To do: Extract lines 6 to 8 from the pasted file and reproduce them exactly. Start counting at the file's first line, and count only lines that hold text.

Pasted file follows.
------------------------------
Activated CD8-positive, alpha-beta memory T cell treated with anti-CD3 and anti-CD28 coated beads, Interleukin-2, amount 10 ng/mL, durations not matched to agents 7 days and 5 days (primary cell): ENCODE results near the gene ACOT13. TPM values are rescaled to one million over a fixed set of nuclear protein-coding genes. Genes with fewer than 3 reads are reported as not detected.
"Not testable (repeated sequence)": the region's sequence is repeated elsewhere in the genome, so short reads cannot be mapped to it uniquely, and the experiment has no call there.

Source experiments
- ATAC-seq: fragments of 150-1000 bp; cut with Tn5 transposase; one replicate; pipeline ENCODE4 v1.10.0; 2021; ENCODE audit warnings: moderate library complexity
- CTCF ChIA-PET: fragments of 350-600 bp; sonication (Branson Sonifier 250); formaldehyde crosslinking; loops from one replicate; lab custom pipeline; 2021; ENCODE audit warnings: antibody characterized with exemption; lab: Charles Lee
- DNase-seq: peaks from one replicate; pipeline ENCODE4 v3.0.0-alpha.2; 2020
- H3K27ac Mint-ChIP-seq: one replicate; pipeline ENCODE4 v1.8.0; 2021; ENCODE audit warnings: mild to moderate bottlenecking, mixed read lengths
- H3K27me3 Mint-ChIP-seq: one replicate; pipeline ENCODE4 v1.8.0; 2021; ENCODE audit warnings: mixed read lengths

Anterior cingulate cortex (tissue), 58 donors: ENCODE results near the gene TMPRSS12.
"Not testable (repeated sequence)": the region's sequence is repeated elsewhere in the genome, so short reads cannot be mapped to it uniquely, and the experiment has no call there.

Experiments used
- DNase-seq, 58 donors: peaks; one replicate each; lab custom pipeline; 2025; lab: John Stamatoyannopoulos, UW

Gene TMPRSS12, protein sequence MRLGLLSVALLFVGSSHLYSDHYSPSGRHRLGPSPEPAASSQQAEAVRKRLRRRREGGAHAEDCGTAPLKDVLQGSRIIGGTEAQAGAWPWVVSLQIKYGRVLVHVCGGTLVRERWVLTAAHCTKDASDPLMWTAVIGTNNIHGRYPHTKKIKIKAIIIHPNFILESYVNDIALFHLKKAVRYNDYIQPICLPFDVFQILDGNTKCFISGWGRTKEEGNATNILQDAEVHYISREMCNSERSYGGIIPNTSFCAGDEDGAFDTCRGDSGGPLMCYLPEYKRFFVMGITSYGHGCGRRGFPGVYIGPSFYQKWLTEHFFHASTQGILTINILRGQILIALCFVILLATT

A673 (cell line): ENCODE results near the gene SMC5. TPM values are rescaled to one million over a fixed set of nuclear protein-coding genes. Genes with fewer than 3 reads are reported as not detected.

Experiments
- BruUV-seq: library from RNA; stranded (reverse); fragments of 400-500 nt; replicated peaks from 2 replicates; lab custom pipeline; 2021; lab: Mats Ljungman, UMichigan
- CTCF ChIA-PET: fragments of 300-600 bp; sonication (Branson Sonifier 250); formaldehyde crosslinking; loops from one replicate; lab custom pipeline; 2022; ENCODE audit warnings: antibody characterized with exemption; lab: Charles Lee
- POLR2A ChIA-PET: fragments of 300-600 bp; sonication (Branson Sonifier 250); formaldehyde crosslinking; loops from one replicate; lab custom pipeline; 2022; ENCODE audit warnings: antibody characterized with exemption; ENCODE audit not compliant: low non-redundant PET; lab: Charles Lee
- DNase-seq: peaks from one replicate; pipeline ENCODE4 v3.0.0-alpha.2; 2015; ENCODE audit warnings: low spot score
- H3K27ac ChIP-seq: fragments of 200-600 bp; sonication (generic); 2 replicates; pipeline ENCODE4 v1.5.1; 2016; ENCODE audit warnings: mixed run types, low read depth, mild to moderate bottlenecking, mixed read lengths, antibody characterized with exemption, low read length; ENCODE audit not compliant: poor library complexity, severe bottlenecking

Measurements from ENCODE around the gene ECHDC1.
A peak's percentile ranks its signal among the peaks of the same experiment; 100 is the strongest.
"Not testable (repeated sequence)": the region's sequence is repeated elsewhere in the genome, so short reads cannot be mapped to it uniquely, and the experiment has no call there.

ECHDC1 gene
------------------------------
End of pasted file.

- DNase-seq: peaks from one replicate; pipeline ENCODE4 v3.0.0-alpha.2; 2020
- H3K27ac Mint-ChIP-seq: one replicate; pipeline ENCODE4 v1.8.0; 2021; ENCODE audit warnings: mild to moderate bottlenecking, mixed read lengths
- H3K27me3 Mint-ChIP-seq: one replicate; pipeline ENCODE4 v1.8.0; 2021; ENCODE audit warnings: mixed read lengths